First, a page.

As a practical example, how would you react to an impending financial crisis? What would be your immediate reaction? Naturally we draw up a mental plan of how we would tackle the problem and proceed. That is the responsible thing to do but this puts the cart before the horse and would lead to serial disappointments. After hitting a brick wall and the disaster is imminent, then we declare a state of emergency and turn to God. Seek Him early for help as soon as you are aware of what is on the horizon by going on your knees before Him. His help can come in many different ways such as provision by intervention, a diversion of the challenge altogether, giving you wisdom to manage the issues and see it through, giving you favor with the institutions or with people who would loan you the funds.
“In the thirty-ninth year of his reign, Asa developed a serious foot disease. Yet even with the severity of his disease, he did not seek the Lord’s help but turned only to his physicians. So he died in the forty-first year of his reign.” – 2 Chronicles 16:12-13 (NLT)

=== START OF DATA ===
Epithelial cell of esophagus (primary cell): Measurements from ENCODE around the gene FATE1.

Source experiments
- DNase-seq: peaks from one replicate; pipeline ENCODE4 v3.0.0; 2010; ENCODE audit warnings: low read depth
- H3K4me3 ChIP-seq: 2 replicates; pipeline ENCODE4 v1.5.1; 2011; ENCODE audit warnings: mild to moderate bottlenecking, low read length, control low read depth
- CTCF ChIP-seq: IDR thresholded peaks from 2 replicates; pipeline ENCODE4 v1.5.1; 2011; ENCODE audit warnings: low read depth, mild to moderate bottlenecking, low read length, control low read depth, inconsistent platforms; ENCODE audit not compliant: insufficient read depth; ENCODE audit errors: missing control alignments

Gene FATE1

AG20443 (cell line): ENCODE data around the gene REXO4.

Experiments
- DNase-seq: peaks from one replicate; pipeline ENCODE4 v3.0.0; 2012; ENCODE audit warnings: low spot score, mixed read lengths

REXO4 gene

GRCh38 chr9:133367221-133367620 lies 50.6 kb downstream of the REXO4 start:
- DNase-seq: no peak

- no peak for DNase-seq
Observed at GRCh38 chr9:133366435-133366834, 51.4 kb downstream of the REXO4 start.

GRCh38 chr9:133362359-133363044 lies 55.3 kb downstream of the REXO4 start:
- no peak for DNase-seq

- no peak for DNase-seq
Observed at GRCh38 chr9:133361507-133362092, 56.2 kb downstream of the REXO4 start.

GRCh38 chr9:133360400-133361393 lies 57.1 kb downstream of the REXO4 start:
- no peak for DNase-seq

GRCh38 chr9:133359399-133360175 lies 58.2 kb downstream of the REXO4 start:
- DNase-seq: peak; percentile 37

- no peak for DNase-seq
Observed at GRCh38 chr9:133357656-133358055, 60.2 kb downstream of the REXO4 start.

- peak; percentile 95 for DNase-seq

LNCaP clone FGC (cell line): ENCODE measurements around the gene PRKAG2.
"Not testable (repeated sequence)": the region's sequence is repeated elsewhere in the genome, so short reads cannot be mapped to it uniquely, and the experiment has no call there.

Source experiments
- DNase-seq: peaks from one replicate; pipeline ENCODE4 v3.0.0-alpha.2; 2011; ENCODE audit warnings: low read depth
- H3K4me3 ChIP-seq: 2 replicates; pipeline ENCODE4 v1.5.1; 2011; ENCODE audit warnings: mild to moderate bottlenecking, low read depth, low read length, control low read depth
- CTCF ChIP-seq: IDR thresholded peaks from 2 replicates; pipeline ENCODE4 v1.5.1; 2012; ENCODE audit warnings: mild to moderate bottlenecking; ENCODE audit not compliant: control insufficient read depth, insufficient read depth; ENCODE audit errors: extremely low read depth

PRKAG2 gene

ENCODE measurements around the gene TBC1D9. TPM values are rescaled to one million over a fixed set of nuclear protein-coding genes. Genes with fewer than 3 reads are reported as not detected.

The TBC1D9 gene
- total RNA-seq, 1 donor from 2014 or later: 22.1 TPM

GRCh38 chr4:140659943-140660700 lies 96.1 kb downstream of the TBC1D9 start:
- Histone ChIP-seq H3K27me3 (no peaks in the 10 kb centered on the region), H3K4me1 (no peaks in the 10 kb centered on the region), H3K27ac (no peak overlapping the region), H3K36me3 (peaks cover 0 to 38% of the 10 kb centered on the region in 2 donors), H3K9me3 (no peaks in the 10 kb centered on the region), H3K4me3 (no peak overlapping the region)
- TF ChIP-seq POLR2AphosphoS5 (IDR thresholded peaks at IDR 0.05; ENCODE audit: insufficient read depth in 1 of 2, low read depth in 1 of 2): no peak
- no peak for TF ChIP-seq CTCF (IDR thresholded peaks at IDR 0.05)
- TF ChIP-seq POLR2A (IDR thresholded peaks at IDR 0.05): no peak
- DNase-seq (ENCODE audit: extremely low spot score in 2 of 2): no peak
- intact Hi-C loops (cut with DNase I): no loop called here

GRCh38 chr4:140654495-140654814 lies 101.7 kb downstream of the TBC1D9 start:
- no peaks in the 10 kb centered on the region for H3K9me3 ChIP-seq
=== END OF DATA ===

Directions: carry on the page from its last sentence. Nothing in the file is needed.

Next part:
God’s annoyance with King Asa in the above text is not for turning to physicians but more so for not seeking the Lord. Without a doubt, your doctor can help you when ill but seek God’s help first. Once done, the doctor becomes a tool in the hands of God for your healing. Your friends can lend you some money but seek God’s help first. Your spouse can offer advice on issues but seek God’s help first. Your network can connect you to a job but seek God’s help first. Your IQ can surely help you pass an examination but seek God’s help first. The key is in doing this first, not as an afterthought. Doing this significantly increases the chances of success as He ensures you only take actions that will yield results because He has been consulted.
This is very unnatural and would require conscious conditioning of our methods. Taking a moment to pause and seek help from the One who has all answers is prudent; however for this to become our habit the person of God must become very real to us. The more real God is to you, the more inclined you are to consult Him before seeking solutions of your own. He must become more real than your intellect and that is a tall order, especially for a carnal man. There is a familiarity and tangibility born out of relationship and communion. The more you relate with God through prayer and His word, the more real He becomes to you.
Those with a heretical inclination will camp at the extreme of this and adopt this as an excuse to do nothing. Their motto becomes, ‘I am waiting on the Lord’ therefore I must bring balance by saying that seeking God’s help does not mean that responsible action should be abandoned. It is an argument for the right order of things. We often turn to God after our strategies have failed but we ought to seek God before taking the reins. It is about the chronology of events. Shalom.